Coagulated milk protein is the base of any cheese. Trying not to be too indelicate in discussing this; the only way a calf (or any other mammalian baby including humans) can digest mother’s milk is to coagulate the milk in the stomach. Babies have a special enzyme called “rennet” in their stomachs. Although rennet derived from plants is available, many traditional cheeses are made using calf rennet. Rennet is also used to make a very old fashioned custard dessert called “rennet custard” or “junket“. My wife loves junket and used to get “junket custard mix” This mix is very difficult to find and she had to mail order her supply. As a result she was very reluctant to make this desert lest she deplete the cache. On a recent trip to the grocery store, she found “rennet” tablets. She started reading the recipes in the back of the box and decided to make cottage cheese.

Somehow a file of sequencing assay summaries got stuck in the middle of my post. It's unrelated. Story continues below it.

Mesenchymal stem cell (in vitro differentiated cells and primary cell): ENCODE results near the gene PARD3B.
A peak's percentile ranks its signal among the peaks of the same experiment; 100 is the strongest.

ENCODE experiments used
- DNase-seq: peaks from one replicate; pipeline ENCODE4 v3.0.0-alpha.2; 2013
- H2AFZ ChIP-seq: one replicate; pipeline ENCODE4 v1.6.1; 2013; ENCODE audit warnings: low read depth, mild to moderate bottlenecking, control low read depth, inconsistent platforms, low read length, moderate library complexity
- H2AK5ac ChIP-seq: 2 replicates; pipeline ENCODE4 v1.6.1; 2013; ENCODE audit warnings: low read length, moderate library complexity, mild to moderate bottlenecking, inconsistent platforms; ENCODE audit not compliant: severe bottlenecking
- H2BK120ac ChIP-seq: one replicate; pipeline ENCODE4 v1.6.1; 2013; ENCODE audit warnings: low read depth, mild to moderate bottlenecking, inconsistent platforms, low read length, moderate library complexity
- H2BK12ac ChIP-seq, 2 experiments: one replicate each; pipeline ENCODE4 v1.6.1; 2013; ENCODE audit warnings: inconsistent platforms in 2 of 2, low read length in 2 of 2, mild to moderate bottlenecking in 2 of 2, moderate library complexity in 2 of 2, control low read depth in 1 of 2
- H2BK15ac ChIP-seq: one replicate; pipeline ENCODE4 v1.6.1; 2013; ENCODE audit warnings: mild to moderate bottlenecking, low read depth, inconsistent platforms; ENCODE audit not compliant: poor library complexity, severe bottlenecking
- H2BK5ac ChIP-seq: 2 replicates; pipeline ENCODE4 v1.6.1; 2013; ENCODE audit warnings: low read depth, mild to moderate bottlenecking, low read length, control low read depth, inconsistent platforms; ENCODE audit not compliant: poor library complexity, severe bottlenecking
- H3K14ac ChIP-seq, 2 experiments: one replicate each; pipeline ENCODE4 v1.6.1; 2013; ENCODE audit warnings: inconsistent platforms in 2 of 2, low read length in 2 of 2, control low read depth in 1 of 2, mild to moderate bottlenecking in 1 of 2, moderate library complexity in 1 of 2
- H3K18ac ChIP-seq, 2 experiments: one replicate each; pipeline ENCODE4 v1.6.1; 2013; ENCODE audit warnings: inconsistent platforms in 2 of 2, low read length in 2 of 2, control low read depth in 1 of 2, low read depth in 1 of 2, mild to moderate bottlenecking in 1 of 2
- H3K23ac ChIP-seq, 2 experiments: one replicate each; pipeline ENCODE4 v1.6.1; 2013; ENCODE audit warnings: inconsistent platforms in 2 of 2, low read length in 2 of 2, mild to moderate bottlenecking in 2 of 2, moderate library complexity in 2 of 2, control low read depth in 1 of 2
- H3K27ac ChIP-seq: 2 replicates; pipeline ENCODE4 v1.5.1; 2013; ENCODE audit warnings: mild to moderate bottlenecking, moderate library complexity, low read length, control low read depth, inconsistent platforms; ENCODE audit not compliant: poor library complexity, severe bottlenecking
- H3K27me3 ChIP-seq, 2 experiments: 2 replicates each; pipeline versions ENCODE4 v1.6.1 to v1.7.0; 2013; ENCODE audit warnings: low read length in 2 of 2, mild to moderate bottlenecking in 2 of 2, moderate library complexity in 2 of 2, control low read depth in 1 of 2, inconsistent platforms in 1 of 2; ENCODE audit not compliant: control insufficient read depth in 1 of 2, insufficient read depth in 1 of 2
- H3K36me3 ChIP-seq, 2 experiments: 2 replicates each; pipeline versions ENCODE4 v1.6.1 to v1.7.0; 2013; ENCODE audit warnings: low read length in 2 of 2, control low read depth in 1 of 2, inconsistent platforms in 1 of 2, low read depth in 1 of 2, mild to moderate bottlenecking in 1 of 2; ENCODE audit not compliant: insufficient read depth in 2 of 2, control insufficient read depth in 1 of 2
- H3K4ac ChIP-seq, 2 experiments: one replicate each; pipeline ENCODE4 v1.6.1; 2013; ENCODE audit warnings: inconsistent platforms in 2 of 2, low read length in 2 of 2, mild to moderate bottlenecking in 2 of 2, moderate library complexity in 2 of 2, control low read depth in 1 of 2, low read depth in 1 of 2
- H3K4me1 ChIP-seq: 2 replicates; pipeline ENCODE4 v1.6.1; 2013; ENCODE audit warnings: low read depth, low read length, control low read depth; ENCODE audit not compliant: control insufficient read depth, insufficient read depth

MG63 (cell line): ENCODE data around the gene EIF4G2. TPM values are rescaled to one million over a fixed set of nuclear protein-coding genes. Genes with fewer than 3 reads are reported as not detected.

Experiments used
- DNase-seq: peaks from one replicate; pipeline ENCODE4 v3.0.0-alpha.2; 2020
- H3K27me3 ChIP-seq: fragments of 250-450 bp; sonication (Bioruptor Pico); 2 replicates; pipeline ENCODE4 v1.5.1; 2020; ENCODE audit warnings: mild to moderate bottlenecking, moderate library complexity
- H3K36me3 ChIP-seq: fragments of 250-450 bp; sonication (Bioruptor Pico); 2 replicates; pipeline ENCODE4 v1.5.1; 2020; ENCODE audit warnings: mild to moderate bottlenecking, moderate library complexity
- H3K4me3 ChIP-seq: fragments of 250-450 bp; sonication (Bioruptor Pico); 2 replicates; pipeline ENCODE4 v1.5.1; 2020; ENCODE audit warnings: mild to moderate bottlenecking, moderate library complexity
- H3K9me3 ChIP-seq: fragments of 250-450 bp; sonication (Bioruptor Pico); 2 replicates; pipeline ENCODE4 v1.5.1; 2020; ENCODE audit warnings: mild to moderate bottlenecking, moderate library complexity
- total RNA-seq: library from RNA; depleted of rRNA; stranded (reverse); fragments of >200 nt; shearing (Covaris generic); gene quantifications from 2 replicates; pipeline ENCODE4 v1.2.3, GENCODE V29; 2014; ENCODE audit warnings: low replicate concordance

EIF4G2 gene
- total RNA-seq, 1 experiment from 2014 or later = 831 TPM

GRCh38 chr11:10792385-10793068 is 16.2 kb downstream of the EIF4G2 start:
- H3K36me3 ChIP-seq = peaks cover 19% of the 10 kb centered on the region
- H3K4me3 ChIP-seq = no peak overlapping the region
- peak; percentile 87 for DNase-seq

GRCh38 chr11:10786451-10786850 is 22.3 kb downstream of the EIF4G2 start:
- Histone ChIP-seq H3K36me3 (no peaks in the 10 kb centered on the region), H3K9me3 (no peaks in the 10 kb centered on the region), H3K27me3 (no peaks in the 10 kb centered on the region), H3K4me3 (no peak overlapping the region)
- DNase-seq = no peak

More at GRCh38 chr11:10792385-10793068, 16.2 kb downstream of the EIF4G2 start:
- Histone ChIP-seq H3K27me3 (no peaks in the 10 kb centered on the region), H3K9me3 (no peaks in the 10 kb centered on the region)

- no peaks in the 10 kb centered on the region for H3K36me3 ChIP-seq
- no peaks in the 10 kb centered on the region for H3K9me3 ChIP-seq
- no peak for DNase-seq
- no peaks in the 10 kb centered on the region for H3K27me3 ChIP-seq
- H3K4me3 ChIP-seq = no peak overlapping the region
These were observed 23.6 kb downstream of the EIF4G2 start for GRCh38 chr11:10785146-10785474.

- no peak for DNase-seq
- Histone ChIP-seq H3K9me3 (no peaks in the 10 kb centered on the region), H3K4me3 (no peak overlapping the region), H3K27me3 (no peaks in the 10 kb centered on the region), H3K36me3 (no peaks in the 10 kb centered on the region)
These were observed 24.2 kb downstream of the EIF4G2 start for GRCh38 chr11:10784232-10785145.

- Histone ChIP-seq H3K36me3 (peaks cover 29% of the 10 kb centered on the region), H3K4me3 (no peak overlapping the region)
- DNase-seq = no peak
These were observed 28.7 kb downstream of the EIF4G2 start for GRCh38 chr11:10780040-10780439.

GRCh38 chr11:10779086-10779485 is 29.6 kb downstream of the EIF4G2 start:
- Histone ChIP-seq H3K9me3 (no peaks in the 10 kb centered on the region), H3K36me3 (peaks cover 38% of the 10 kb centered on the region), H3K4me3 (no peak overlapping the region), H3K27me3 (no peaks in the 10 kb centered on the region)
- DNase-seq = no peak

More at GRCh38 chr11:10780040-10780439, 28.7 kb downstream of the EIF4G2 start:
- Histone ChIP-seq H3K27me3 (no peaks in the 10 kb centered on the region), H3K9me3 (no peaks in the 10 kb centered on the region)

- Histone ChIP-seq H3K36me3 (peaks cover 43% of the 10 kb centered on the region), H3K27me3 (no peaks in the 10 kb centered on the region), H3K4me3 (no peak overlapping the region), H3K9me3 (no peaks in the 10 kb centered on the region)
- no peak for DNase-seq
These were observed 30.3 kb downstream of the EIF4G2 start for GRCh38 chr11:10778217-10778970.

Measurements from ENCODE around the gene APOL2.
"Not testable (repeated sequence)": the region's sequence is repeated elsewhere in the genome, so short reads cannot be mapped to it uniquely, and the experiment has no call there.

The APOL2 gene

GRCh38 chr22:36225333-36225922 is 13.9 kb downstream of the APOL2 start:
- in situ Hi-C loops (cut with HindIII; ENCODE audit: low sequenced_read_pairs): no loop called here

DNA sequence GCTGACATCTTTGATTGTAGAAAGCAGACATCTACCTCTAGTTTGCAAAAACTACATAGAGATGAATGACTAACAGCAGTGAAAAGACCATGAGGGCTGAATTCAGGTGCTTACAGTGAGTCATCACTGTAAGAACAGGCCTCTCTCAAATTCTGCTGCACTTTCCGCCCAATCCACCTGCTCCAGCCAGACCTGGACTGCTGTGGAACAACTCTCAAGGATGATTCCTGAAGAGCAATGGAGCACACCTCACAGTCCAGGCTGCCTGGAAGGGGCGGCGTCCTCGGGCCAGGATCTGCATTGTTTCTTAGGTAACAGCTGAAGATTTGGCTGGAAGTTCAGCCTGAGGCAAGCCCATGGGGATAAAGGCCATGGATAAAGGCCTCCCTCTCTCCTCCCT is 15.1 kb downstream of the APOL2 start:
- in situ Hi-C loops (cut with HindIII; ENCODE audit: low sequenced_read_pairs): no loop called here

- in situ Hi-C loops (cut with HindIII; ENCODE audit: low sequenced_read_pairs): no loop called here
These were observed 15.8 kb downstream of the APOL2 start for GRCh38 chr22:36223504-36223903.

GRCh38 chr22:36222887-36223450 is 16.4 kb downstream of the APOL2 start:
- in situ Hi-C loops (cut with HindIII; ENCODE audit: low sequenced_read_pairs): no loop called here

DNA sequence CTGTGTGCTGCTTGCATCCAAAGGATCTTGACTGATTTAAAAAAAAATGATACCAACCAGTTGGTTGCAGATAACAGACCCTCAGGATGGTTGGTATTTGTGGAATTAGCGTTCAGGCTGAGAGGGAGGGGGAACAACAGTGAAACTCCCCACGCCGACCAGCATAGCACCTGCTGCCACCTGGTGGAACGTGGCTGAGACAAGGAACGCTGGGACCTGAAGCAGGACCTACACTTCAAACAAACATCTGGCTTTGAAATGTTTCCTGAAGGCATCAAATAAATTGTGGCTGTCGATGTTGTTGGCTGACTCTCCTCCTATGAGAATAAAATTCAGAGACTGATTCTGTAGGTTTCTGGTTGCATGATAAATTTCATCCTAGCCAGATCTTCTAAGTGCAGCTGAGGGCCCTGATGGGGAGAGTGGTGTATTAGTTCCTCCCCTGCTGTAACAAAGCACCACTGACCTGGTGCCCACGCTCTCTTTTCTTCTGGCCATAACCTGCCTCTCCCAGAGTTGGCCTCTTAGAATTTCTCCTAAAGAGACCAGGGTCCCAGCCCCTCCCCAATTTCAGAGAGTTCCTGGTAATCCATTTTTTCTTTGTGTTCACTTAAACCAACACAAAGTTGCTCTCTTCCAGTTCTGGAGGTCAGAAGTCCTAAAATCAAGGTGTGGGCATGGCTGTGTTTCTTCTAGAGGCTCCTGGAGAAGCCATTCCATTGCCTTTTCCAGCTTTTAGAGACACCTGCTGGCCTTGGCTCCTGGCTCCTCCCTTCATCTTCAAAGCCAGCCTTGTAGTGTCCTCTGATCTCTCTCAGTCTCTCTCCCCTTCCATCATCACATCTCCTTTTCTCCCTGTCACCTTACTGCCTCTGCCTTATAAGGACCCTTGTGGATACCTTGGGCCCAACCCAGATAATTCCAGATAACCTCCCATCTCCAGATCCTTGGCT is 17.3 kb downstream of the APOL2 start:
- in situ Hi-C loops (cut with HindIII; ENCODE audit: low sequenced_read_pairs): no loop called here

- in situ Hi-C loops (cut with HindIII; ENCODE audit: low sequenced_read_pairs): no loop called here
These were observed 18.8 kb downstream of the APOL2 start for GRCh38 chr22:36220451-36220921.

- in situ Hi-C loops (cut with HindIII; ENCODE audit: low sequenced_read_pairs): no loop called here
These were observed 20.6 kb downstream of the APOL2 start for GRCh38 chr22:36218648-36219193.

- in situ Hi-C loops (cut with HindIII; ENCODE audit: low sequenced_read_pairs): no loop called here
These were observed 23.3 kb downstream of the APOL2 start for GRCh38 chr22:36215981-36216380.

She used 1 gallon of 1% milk warmed to 70 degrees in a pan. She added 1/4 rennet tablet dissolved in water, and 1/4 cup buttermilk mixing well. She removed it from the heat, covered the pan with a dish towel and let it sit on the counter at room temperature for 18 hours. The next day, a nice curd had developed. She cut the curd into small 1/2 inch pieces using a long blade knife. She put the pan in a bain marie and slowly heated it to 110F and held it at that temperature for 20 to 30 minutes stirring every 5 minutes to make sure the curd heated evenly. She drained the curd using colander lined with a moistened cheese cloth. After draining several minutes she lifted the curd in the cheese cloth and immersed it in cold water stirring and pressing with a spoon to break the curd into smaller pieces. She placed the curd in a bowel added 1 tsp salt and 1/3 cup cream stirring until everything is mixed in.